Barnstaple now a flood prevention priority after 'worst flood event'

Flooding in and around the Square in Barnstaple. Picture: Simon Ellery

Flooding in and around the Square in Barnstaple. Picture: Simon Ellery - Credit: Simon Ellery

Barnstaple has been moved to the top of the priority list for flood prevention schemes in Devon in response to the ‘worst flood event’ in the last decade last summer. 

The torrential rain on August 17, 2020, left parts of the town under as much as 3ft of water reported in places, while traffic came to a standstill as floodwater made the town impassable. 

People from basement flats were rescued by fire crews, with several having been made temporarily homeless by the flooding, with more than 100 properties, including the town’s Queens Theatre having been damaged. 

The flooding, which was Devon’s worst flood event in a single location since 2010, saw 118 residential and 46 commercial properties flooded, and Devon County Council have subsequently amended the list of highest priority communities in the Local Flood Strategy to include Barnstaple. 

A study is already underway to investigate the risk and consider what surface water improvements could be developed, Devon County Council’s cabinet on Friday heard, with Barnstaple joining Exeter, Kingsbridge, Tiverton and Dawlish as ‘high priority’ areas where schemes need to address the risk of surface water flooding. 

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Cllr Roger Croad, cabinet member for community, public health, transportation and environmental services, said: “Following the recent flood events in Barnstaple we have re-evaluated our catchment prioritisation in accordance with the local strategy and Barnstaple has now been identified as one of our highest priorities. This means that a more detailed review of the flood risk will be investigated within the council’s next six-year programme. 

“To avoid delay, we have already appointed our consultant to carry out a more detailed assessment of the surface water flood risk in Barnstaple. At this early stage of the detailed investigations, it is not possible to say what the final proposals are, but we will liaise closely with relevant partners to keep them informed. 

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“The optioneering, detailed design, landowner agreements, planning permissions, notices, for whatever the preferred option is will take time, but the difficulty is the area flooded is quite dispersed, and although opportunities for some quick wins will be explored it is quite normal to take five years plus from the date of an event to actually deliver the works.”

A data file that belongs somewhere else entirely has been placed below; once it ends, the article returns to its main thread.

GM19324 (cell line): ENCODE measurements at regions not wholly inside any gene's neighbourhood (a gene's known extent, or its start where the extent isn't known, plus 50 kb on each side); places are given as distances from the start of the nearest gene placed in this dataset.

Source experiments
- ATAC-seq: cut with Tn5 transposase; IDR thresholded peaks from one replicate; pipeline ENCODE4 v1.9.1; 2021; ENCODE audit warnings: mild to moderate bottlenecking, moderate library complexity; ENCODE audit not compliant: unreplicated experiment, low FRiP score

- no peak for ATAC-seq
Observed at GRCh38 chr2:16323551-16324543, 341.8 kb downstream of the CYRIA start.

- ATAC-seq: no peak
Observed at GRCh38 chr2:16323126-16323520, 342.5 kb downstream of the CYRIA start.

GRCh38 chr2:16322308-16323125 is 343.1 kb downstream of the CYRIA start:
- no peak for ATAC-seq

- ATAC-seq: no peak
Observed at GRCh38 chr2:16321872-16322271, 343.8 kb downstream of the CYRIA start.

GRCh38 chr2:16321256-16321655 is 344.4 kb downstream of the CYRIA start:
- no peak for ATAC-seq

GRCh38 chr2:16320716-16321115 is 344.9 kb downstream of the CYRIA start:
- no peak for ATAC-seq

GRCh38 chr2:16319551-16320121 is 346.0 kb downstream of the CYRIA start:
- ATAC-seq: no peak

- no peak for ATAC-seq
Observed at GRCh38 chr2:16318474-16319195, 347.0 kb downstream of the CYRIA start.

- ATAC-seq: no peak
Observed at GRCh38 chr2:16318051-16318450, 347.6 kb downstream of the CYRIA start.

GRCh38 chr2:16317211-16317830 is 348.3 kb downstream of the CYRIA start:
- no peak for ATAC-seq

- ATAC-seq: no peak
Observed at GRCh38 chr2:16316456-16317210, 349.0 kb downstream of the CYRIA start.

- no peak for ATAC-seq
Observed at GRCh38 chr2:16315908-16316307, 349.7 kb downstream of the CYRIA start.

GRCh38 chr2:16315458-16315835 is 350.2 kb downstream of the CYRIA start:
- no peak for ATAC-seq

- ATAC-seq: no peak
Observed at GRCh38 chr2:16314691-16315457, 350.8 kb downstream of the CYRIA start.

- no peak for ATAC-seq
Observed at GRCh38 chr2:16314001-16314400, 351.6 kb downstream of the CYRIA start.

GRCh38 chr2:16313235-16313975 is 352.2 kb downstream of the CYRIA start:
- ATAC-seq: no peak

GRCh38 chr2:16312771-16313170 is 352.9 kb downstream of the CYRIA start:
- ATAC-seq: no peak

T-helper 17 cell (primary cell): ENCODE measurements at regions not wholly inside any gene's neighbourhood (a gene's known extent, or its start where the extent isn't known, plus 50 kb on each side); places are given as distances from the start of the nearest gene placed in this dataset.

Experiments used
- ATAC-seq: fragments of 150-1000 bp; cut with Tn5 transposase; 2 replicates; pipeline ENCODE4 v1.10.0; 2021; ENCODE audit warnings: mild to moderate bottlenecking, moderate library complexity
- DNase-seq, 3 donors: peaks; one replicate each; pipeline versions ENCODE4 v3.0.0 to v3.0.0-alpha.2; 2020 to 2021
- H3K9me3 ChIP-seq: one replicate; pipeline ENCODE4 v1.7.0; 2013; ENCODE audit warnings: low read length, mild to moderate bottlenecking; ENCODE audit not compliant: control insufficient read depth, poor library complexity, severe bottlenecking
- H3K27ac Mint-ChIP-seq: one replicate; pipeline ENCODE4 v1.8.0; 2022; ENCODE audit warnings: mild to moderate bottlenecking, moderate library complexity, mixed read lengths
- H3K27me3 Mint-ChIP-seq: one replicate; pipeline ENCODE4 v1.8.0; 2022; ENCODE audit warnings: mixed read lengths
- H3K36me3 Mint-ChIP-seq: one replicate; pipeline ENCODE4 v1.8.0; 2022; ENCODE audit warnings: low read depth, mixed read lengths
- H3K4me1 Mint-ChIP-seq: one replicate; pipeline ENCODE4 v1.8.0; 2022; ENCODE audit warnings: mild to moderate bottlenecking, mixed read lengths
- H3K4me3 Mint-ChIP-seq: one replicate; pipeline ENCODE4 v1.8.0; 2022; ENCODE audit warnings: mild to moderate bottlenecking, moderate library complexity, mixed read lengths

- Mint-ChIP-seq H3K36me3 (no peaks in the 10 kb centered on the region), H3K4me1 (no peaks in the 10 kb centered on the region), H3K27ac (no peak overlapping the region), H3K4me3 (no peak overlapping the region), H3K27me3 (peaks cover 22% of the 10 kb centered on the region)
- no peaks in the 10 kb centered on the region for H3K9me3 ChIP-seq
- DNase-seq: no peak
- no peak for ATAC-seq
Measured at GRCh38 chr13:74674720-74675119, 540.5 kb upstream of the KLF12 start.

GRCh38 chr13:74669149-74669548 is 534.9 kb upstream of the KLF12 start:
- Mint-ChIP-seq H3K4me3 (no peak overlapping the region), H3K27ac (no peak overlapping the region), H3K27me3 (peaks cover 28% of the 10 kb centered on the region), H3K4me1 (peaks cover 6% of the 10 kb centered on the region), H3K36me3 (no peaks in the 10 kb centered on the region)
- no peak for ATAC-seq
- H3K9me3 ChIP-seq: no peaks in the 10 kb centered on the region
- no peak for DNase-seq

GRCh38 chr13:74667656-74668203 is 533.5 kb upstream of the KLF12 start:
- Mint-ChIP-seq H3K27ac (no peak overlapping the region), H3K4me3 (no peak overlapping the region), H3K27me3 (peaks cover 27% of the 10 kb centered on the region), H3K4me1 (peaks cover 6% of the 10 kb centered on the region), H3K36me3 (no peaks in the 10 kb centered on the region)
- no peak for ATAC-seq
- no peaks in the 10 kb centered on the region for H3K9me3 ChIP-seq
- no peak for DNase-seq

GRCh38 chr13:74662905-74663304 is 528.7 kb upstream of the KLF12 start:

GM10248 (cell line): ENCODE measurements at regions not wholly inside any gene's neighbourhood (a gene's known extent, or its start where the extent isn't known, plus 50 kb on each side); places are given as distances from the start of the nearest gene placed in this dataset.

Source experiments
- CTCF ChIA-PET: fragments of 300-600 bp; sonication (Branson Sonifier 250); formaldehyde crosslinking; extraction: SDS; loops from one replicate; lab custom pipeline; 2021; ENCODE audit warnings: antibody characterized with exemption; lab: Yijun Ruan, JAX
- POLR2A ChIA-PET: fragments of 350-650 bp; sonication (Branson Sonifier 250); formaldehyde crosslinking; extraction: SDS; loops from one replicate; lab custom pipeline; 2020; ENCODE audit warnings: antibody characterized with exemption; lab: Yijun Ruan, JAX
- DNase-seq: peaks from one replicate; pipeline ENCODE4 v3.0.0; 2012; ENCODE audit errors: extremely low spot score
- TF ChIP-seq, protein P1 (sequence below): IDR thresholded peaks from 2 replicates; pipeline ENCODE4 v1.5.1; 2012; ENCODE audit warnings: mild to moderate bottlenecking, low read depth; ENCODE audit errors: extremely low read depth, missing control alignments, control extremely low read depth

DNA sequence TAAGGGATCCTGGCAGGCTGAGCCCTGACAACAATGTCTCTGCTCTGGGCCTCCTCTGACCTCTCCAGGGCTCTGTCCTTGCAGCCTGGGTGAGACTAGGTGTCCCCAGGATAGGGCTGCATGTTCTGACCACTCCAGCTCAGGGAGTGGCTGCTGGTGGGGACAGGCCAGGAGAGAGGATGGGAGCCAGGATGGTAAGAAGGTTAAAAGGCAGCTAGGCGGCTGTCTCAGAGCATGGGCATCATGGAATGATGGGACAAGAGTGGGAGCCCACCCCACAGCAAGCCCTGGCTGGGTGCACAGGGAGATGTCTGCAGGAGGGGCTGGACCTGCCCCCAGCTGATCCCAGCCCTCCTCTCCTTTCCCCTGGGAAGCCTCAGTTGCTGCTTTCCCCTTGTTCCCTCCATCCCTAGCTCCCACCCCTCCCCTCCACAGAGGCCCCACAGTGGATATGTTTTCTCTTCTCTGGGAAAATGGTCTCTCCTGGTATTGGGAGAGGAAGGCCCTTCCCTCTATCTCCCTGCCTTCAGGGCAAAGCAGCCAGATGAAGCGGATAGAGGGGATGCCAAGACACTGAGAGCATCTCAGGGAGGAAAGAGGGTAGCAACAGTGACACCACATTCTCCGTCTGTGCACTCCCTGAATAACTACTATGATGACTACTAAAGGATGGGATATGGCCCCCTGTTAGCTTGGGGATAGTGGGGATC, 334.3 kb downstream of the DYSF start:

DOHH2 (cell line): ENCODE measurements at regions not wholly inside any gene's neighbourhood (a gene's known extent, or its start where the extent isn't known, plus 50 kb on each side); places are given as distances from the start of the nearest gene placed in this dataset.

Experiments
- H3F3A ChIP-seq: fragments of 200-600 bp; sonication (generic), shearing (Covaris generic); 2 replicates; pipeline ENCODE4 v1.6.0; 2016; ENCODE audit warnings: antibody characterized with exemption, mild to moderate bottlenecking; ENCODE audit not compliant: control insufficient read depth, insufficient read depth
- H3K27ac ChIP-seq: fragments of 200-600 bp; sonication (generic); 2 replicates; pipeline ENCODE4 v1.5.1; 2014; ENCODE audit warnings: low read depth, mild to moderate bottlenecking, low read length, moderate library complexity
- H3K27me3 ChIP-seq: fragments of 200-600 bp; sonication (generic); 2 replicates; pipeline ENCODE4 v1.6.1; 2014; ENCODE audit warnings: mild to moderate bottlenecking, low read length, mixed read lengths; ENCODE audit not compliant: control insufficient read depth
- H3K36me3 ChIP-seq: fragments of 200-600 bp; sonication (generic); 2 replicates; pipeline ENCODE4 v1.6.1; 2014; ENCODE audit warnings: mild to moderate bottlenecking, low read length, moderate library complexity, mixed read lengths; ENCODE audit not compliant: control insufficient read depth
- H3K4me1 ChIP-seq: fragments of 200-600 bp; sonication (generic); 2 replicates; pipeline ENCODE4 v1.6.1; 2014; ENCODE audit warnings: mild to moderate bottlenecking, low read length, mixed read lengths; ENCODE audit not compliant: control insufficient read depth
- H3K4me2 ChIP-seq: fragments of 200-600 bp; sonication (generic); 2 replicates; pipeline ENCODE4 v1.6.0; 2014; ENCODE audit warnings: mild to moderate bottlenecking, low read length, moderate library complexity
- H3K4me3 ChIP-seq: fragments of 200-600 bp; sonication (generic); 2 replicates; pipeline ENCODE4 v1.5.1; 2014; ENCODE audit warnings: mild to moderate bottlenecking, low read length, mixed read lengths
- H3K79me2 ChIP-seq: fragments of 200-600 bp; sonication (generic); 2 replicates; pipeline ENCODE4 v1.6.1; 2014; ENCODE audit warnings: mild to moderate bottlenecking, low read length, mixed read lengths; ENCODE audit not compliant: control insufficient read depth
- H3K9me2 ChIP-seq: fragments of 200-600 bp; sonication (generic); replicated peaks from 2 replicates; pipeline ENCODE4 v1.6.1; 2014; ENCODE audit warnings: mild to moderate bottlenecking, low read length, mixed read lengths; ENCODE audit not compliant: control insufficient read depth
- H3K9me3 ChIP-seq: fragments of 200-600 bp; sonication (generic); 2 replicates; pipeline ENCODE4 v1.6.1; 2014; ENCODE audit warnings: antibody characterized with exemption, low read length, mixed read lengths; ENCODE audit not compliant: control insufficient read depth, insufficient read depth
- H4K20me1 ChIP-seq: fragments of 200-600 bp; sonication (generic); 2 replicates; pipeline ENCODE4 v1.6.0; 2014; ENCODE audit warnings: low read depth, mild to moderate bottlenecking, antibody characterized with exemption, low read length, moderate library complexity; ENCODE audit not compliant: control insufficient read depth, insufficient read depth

In the foreword to the Local Flood Risk Management Strategy for Devon and Annual Action Plan, Cllr Croad added: “The main purpose of the strategy is to set out how flood risk will be managed in Devon. It will identify who has responsibilities for what element, how they will work together and what will be done to reduce the risk. 

“The effects of climate change, with more intense rainfall events are a growing concern and are considered for all flood risk management activity. This is particularly relevant for the reviewing of development proposals to ensure flood risk is not increased as a result. 

“The use of sustainable drainage and natural flood management measures will be encouraged for all development and flood improvement works. A new addition to this revised local strategy is an indication of our highest priority communities that we aim to investigate over this next six year period.” 

Cllr Croad added: “This emphasises the need to make communities aware of the risks and be resilient and adaptable to them. It aims to make more use of natural flood defences rather than continually raising defences by hard engineering. This will also help to protect and enhance the natural and historical environment, combat the effect of climate change, and work towards a net zero carbon by 2050 at the latest.” 

Cllr Rob Hannaford, leader of the Labour group, said: “Since Christmas, we have seen volatile and unpredictable weather, months of rains in days, then a cold snap, so things are happening around us that we need to deal with. 

“We need to be thinking outside the box with lots of different ways to deal with flooding we are vulnerable due to the geography and nature of the landscape.” 

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